The Captive Animals' Protection Society is a UK charity campaigning to end the use of animals in entertainment, including circuses, zoos, the exotic pet trade and the audio-visual industry.


Founded in 1957 by retired school teacher Irene Heaton at a time when circuses were at their peak and all had animals.

In 1965, CAPS promoted a bill to the House of Lords, sponsored by Lord Somers (who was then president of CAPS) to prohibit the use of performing animals. Despite great support it was defeated by just 14 votes.

The 1970s saw CAPS organising demonstrations outside circuses. Pressure increased on animal circuses in the 1980s, gaining the support of the National Council of Women and local authorities started to prohibit circuses from using council land.

From 1975 to 1997, Sir Andrew Bowden served as its National President.[1]

In the mid-1980s CAPS started one of its most important campaigns, to stop animal acts at the prestigious Blackpool Tower Circus, where for six months of every year the animals were confined in the cellars of the tower. Three years later, it was announced that animal acts would stop at the circus once the contract expired in 1990. When the circus owner moved to the adjoining Pleasure Beach there were weekly demonstrations. Backed by vets and other experts, the campaign worked and in 1997 Blackpool Pleasure Beach announced there would be no more animal circuses on its land.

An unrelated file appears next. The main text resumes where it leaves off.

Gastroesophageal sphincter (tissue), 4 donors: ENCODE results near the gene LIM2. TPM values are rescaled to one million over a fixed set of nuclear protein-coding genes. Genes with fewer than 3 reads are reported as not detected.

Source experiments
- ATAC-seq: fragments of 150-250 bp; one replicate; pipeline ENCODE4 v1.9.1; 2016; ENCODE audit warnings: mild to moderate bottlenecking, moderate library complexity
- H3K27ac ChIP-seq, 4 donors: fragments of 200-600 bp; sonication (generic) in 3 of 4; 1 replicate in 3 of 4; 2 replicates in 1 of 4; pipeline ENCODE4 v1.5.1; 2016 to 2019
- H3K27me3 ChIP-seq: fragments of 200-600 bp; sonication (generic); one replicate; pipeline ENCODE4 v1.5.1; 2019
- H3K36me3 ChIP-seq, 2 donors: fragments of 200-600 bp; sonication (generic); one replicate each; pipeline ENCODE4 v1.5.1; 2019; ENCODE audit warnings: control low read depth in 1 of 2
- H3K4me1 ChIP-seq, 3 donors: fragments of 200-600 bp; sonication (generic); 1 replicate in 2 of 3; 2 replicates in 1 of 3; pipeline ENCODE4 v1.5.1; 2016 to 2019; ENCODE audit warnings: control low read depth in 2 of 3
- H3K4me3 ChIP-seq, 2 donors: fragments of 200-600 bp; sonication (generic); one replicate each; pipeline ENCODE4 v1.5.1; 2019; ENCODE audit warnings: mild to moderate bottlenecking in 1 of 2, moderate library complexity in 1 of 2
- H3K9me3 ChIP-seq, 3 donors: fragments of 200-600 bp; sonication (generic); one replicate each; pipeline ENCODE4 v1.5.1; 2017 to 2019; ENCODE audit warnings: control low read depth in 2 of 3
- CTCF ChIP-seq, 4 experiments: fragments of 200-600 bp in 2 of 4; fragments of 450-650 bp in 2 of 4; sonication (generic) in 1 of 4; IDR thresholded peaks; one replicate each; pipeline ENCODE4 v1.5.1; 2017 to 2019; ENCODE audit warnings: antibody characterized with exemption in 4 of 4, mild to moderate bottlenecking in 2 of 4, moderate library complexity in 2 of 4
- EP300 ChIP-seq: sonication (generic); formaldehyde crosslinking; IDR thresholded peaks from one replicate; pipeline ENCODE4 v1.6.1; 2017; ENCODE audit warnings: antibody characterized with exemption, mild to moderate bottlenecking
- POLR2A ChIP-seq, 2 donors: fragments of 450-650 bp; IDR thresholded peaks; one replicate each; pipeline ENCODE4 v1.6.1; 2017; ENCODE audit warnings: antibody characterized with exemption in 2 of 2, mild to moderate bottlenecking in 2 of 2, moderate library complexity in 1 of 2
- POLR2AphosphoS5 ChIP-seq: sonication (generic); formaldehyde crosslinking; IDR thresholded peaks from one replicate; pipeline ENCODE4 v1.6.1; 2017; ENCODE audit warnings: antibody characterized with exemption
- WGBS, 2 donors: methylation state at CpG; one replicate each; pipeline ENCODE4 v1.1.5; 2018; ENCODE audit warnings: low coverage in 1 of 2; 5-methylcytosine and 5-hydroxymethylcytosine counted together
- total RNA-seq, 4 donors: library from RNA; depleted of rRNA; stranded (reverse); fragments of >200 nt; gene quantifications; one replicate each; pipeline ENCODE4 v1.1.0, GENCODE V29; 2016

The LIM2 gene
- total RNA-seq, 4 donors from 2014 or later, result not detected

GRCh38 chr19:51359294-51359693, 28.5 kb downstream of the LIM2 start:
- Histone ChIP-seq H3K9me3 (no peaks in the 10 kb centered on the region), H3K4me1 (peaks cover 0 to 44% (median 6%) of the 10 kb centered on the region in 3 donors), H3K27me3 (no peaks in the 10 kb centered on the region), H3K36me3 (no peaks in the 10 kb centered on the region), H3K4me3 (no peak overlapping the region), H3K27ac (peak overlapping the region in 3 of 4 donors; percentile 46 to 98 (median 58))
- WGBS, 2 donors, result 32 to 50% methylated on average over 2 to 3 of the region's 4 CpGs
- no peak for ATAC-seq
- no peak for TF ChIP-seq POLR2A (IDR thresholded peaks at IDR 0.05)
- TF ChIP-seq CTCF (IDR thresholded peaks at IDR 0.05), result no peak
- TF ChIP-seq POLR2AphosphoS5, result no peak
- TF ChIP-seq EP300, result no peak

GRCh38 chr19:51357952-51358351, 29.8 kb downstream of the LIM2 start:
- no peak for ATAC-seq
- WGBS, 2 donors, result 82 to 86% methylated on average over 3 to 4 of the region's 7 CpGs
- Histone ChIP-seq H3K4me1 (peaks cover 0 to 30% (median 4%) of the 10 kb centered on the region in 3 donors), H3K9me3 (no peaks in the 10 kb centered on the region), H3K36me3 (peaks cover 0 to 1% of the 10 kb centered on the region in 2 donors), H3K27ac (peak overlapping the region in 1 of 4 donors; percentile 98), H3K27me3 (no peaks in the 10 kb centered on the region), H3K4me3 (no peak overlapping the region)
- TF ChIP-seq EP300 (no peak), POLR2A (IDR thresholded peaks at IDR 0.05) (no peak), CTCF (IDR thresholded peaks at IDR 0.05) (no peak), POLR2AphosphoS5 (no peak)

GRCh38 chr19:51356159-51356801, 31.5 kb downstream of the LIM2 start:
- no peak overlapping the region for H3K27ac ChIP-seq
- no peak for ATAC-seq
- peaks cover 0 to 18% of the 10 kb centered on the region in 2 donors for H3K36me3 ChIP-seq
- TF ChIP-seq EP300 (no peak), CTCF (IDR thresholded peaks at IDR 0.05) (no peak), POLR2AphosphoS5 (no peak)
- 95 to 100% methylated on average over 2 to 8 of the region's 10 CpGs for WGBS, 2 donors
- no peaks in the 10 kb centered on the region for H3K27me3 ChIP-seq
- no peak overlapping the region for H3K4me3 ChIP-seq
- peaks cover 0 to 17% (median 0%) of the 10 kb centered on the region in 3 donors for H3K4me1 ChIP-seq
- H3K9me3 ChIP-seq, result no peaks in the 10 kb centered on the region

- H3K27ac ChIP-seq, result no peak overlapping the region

Three of the charity's former directors have been given awards for their work by the RSPCA.

CAPS became a registered charity in 2008.


CAPS has carried out undercover investigations[2] and researches the use of animals in entertainment. In 2004 it commissioned the largest and most in-depth investigation ever made into the public aquarium industry, revealing most animals to have been taken from the wild and disputing conservation claims by the industry.

Campaigning against the use of animals in circuses has remained the core focus, supporting protests against travelling circuses around the UK.[3]


The charity's patrons include politicians, academics and people from the world of arts:

Professor Marc Bekoff, Professor Emeritus of Ecology and Evolutionary Biology at the University of Colorado

Mike Hancock, Liberal Democrat Member of Parliament

Britta Jaschinski, world-renowned photographer

Jay Kay, Grammy Award-winning lead singer of Jamiroquai

Professor Randy Malamud, professor of English at Georgia State University

Dr Edgar Mann, ex-GP and member of the ancient Isle of Man Parliament

Fiona Oakes, elite marathon runner

Brian Sewell, art critic and columnist

Angela Smith, Baroness Smith of Basildon, Labour peer and former Labour Government Member of Parliament and Minister

Lady Stratford, wife of late Tony Banks, Baron Stratford

Peter Tatchell, human rights campaigner


External links

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